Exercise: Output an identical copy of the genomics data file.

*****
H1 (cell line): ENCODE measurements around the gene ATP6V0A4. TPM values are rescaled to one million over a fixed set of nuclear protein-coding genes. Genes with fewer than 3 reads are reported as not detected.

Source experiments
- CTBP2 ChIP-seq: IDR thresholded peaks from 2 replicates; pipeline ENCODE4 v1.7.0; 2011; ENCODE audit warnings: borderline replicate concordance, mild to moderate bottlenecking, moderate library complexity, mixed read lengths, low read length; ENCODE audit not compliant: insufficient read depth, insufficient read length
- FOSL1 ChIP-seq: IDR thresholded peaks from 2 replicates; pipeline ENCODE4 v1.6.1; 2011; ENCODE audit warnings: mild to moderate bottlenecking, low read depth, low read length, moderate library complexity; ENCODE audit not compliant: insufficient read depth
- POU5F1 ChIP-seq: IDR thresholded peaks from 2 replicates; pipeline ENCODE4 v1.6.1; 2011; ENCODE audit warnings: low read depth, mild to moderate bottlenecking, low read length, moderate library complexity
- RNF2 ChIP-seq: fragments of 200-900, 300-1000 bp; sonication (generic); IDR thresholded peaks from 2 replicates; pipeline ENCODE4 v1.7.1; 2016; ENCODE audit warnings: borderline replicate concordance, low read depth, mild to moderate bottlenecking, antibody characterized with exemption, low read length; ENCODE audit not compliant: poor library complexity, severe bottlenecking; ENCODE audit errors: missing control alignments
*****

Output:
H1 (cell line): ENCODE measurements around the gene ATP6V0A4. TPM values are rescaled to one million over a fixed set of nuclear protein-coding genes. Genes with fewer than 3 reads are reported as not detected.

Source experiments
- CTBP2 ChIP-seq: IDR thresholded peaks from 2 replicates; pipeline ENCODE4 v1.7.0; 2011; ENCODE audit warnings: borderline replicate concordance, mild to moderate bottlenecking, moderate library complexity, mixed read lengths, low read length; ENCODE audit not compliant: insufficient read depth, insufficient read length
- FOSL1 ChIP-seq: IDR thresholded peaks from 2 replicates; pipeline ENCODE4 v1.6.1; 2011; ENCODE audit warnings: mild to moderate bottlenecking, low read depth, low read length, moderate library complexity; ENCODE audit not compliant: insufficient read depth
- POU5F1 ChIP-seq: IDR thresholded peaks from 2 replicates; pipeline ENCODE4 v1.6.1; 2011; ENCODE audit warnings: low read depth, mild to moderate bottlenecking, low read length, moderate library complexity
- RNF2 ChIP-seq: fragments of 200-900, 300-1000 bp; sonication (generic); IDR thresholded peaks from 2 replicates; pipeline ENCODE4 v1.7.1; 2016; ENCODE audit warnings: borderline replicate concordance, low read depth, mild to moderate bottlenecking, antibody characterized with exemption, low read length; ENCODE audit not compliant: poor library complexity, severe bottlenecking; ENCODE audit errors: missing control alignments